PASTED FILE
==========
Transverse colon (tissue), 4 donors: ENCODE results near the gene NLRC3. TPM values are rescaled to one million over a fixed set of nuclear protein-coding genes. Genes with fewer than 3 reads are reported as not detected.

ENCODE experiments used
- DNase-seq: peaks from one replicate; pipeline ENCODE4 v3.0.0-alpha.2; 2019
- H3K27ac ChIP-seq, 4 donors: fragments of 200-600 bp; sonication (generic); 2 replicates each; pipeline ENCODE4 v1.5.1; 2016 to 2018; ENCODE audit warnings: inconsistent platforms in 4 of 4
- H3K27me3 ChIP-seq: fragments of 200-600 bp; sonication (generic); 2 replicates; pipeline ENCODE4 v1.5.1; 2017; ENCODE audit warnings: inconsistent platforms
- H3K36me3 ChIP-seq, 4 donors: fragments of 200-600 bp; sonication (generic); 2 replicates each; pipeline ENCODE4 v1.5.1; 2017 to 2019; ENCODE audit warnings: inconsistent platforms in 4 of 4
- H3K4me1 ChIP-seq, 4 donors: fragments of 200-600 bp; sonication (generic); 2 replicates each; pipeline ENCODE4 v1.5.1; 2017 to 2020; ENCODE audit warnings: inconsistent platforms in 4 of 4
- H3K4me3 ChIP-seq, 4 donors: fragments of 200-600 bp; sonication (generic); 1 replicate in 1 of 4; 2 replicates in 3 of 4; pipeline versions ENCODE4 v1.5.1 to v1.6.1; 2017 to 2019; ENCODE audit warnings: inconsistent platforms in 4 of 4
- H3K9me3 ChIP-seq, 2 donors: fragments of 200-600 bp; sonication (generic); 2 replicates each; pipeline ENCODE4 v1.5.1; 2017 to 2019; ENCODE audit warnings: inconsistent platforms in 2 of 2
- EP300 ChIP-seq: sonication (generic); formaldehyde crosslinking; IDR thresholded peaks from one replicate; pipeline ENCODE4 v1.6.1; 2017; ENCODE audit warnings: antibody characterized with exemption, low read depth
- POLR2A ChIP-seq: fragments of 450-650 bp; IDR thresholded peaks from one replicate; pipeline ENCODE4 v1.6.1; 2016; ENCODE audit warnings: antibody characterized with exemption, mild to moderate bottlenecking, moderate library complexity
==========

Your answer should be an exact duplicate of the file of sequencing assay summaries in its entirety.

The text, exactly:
Transverse colon (tissue), 4 donors: ENCODE results near the gene NLRC3. TPM values are rescaled to one million over a fixed set of nuclear protein-coding genes. Genes with fewer than 3 reads are reported as not detected.

ENCODE experiments used
- DNase-seq: peaks from one replicate; pipeline ENCODE4 v3.0.0-alpha.2; 2019
- H3K27ac ChIP-seq, 4 donors: fragments of 200-600 bp; sonication (generic); 2 replicates each; pipeline ENCODE4 v1.5.1; 2016 to 2018; ENCODE audit warnings: inconsistent platforms in 4 of 4
- H3K27me3 ChIP-seq: fragments of 200-600 bp; sonication (generic); 2 replicates; pipeline ENCODE4 v1.5.1; 2017; ENCODE audit warnings: inconsistent platforms
- H3K36me3 ChIP-seq, 4 donors: fragments of 200-600 bp; sonication (generic); 2 replicates each; pipeline ENCODE4 v1.5.1; 2017 to 2019; ENCODE audit warnings: inconsistent platforms in 4 of 4
- H3K4me1 ChIP-seq, 4 donors: fragments of 200-600 bp; sonication (generic); 2 replicates each; pipeline ENCODE4 v1.5.1; 2017 to 2020; ENCODE audit warnings: inconsistent platforms in 4 of 4
- H3K4me3 ChIP-seq, 4 donors: fragments of 200-600 bp; sonication (generic); 1 replicate in 1 of 4; 2 replicates in 3 of 4; pipeline versions ENCODE4 v1.5.1 to v1.6.1; 2017 to 2019; ENCODE audit warnings: inconsistent platforms in 4 of 4
- H3K9me3 ChIP-seq, 2 donors: fragments of 200-600 bp; sonication (generic); 2 replicates each; pipeline ENCODE4 v1.5.1; 2017 to 2019; ENCODE audit warnings: inconsistent platforms in 2 of 2
- EP300 ChIP-seq: sonication (generic); formaldehyde crosslinking; IDR thresholded peaks from one replicate; pipeline ENCODE4 v1.6.1; 2017; ENCODE audit warnings: antibody characterized with exemption, low read depth
- POLR2A ChIP-seq: fragments of 450-650 bp; IDR thresholded peaks from one replicate; pipeline ENCODE4 v1.6.1; 2016; ENCODE audit warnings: antibody characterized with exemption, mild to moderate bottlenecking, moderate library complexity